Introdction to pyjeo: installation and raster visualization

Material provided by Dr. Pieter Kempeneers

pyjeo is the follow up of PKTOOLS, a suite of utilities written in C++ for image processing with a focus on remote sensing applications. It is distributed under a General Public License (GPLv3) as a Python package.

The examples in this notebook replicate the exercises on pktools in order to appreciate the difference and still analogy for those that are familiar with pktools.

In a nutshell, the main differences between pyjeo and pktools from a user’s perspective are:

  • pyjeo is a Python package should be run in a Python environment, whereas pktools applications are run from the command line (e.g., in a bash shell)

  • pyjeo runs with images entirely in memory, whereas pktools runs most applications line per line. This makes pyjeo considerably faster, but with a larger memory footprint. However, there are some methods implemented in pyjeo to reduce the memory footprint by tiling the image

Runn the following script to perform the installation of pyjeo

cd /tmp/
wget https://raw.githubusercontent.com/selvaje/SE_data/main/exercise/install_pyjeo.sh
sudo bash install_pyjeo.sh

Import Python modules

[1]:
from pathlib import Path
import numpy as np
import pandas as pd
%matplotlib inline
import matplotlib.pyplot as plt
import pyjeo as pj

Jim: a geospatial raster dataset object

Open an image and show its properties

[2]:
jim = pj.Jim('geodata/vegetation/ETmean08-11.tif')
[3]:
jim.properties.nrOfCol()
[3]:
720
[4]:
jim.properties.nrOfPlane()
[4]:
1
[5]:
jim.properties.getProjection()
[5]:
'GEOGCS["WGS 84",DATUM["WGS_1984",SPHEROID["WGS 84",6378137,298.257223563,AUTHORITY["EPSG","7030"]],AUTHORITY["EPSG","6326"]],PRIMEM["Greenwich",0],UNIT["degree",0.0174532925199433,AUTHORITY["EPSG","9122"]],AXIS["Latitude",NORTH],AXIS["Longitude",EAST],AUTHORITY["EPSG","4326"]]'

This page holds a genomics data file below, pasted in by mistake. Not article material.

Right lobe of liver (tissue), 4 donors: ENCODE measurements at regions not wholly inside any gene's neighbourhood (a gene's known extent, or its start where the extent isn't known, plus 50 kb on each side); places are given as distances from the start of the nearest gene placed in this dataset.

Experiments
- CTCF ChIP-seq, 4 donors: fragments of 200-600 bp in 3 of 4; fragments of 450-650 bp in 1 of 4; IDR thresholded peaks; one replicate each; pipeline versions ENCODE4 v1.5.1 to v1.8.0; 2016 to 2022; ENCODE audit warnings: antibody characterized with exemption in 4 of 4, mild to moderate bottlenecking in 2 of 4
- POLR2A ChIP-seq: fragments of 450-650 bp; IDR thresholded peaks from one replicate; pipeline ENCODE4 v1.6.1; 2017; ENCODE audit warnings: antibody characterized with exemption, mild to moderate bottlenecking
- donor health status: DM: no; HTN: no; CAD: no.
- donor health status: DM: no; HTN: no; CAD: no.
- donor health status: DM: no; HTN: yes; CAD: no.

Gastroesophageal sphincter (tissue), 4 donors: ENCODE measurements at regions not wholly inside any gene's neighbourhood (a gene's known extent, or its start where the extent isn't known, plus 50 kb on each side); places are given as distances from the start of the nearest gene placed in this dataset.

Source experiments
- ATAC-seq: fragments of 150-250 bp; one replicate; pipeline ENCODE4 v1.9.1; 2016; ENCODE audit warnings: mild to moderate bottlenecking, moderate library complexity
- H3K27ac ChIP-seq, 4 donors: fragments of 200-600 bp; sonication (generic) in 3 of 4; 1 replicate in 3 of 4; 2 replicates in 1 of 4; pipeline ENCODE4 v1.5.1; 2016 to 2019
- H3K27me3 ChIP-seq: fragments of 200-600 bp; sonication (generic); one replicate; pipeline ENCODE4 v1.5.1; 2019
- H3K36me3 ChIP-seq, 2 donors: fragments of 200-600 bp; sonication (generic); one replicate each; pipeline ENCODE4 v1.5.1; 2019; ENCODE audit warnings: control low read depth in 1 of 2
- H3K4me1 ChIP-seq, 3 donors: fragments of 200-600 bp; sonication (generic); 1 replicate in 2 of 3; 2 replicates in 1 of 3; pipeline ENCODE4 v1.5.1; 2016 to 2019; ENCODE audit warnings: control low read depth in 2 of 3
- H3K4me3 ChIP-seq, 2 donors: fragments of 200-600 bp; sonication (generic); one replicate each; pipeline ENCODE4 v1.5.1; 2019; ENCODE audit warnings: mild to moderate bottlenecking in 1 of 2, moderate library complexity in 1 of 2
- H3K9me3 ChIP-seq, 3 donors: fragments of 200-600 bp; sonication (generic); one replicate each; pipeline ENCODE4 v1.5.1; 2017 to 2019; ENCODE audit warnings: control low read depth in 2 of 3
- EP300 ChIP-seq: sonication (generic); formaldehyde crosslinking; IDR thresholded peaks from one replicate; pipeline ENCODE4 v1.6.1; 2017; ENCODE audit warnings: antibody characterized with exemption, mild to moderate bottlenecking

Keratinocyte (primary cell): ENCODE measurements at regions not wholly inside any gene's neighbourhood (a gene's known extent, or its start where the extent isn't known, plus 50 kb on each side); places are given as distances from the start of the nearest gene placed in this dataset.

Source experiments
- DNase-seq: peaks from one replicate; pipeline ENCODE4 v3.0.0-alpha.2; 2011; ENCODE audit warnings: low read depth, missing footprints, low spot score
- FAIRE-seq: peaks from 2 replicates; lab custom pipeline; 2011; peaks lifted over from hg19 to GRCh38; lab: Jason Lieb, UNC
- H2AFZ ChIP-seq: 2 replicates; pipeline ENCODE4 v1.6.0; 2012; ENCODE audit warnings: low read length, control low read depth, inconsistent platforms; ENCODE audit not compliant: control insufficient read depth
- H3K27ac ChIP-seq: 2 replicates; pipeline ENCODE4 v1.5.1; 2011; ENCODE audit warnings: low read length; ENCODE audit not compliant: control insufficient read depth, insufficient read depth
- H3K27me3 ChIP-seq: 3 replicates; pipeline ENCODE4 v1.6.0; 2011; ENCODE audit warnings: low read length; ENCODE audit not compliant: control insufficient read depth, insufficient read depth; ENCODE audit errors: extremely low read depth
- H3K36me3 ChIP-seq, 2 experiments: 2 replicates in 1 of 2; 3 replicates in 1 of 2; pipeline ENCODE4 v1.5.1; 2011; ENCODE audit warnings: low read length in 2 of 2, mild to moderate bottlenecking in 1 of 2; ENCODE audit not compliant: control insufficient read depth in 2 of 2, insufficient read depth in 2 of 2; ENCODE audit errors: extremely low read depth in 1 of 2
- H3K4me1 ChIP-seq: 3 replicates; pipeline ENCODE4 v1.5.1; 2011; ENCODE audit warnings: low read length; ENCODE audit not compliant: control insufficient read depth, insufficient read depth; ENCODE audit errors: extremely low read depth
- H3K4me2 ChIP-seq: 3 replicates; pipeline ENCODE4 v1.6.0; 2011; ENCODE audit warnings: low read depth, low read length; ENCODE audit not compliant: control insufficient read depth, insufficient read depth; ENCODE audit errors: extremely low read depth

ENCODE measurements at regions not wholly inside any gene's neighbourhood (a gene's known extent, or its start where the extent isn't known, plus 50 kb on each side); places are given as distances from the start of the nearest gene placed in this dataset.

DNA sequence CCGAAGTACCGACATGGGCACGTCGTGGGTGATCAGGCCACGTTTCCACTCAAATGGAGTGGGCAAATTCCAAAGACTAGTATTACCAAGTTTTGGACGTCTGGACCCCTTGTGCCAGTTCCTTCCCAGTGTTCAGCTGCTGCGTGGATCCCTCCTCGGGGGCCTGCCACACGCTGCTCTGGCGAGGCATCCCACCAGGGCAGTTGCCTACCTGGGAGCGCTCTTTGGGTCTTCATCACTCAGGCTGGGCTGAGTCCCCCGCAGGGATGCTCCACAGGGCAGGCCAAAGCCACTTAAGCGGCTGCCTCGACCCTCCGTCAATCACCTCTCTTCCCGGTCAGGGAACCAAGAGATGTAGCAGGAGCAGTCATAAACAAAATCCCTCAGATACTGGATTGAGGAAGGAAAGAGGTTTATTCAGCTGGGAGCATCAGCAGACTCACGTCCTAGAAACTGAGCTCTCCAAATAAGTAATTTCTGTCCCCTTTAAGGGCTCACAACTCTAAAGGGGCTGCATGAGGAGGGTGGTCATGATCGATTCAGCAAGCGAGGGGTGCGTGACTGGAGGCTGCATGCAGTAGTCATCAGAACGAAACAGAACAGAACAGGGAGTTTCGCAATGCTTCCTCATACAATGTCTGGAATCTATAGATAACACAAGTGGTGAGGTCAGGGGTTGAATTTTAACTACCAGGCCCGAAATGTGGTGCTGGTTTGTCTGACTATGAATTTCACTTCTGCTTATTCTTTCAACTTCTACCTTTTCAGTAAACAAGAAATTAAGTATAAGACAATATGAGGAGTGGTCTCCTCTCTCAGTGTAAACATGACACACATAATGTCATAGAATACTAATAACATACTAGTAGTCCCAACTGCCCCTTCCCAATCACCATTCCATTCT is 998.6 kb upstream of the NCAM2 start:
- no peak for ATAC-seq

[6]:
jim.properties.getGeoTransform()
[6]:
[29.0, 0.00833333334, 0.0, 4.000000004, 0.0, -0.00833333334]

Bridging to Numpy array

[7]:
jim.np()
[7]:
array([[ 3.9031930e+00,  4.1704483e+00,  4.4033966e+00, ...,
        -3.4000000e+38,  8.0441576e-01,  7.9959238e-01],
       [ 3.9995923e+00,  3.7383151e+00,  4.3366170e+00, ...,
         7.8573370e-01,  8.0271739e-01,  8.0427992e-01],
       [ 3.8954484e+00,  4.0010872e+00,  4.0186820e+00, ...,
         7.9300272e-01,  8.0869567e-01,  8.2391304e-01],
       ...,
       [ 3.9974184e+00,  3.9528532e+00,  2.3230300e+00, ...,
         3.3593750e+00,  3.2286685e+00,  3.0525136e+00],
       [ 3.8603940e+00,  2.3833561e+00,  2.3200407e+00, ...,
         3.5756793e+00,  3.2909646e+00,  3.3271060e+00],
       [ 3.8717391e+00,  3.2824049e+00,  3.4489131e+00, ...,
         3.6081522e+00,  3.5593750e+00,  3.5692935e+00]], dtype=float32)

A numpy array is not a geospatial dataset

[8]:
type(jim.np())
[8]:
numpy.ndarray

Get items

With pyjeo we create the masks in memory in a “pythonic” way using get items without the need to write temporary files.

Get sub-dataset based on pixel coordinates (first 3 rows and columns, starting from 0)

[9]:
jim[0:3,0:3]
[9]:
<pyjeo.pyjeo.Jim at 0x7f2bf1557d60>

Last 3 rows and columns, show geographic bounding box [ulx, uly, lrx, lry]

[10]:
jim[-3:,-3:].properties.getBBox()
[10]:
[34.97500000478, -0.9749999999800003, 35.0000000048, -1.0000000000000002]
[11]:
jim[0:3,0:3].np()
[11]:
array([[3.903193 , 4.1704483, 4.4033966],
       [3.9995923, 3.738315 , 4.336617 ],
       [3.8954484, 4.001087 , 4.018682 ]], dtype=float32)

Set items

In pyjeo, we can apply the mask in a “pythonic” way using set items

[12]:
jim[0:3,0:3] = 0
jim[0:5,0:5].np()
[12]:
array([[0.       , 0.       , 0.       , 4.5625   , 4.419769 ],
       [0.       , 0.       , 0.       , 3.9793477, 4.114334 ],
       [0.       , 0.       , 0.       , 4.02894  , 3.8538043],
       [4.3265624, 4.3577447, 4.1216035, 3.8828125, 3.6519022],
       [3.9654212, 4.1422553, 4.012704 , 4.0539403, 3.761413 ]],
      dtype=float32)

Display image using matplotlib

We can show an image with matplotlib by providing a Numpy representation of the dataset

[13]:
# plt.gray()  # show the filtered result in grayscale
fig = plt.figure(figsize=(10,10))
ax1 = fig.add_subplot(111)
ax1.imshow(jim.np())
plt.show()
../_images/PKTOOLS_pyjeo_introduction_24_0.png

This is not what we expected, let’s inspect the image statistics

[14]:
jim.stats.getStats(src_min=0)

[14]:
{'max': 7.49226, 'mean': 2.95201, 'min': 0.0}

We can either stretch the image, or show pixel values > 0 (pixel values < 0 are set to 0)

[15]:
# plt.gray()  # show the filtered result in grayscale
fig = plt.figure(figsize=(10,10))
ax1 = fig.add_subplot(111)
ax1.imshow((jim[jim>0]).np())
plt.show()
../_images/PKTOOLS_pyjeo_introduction_28_0.png
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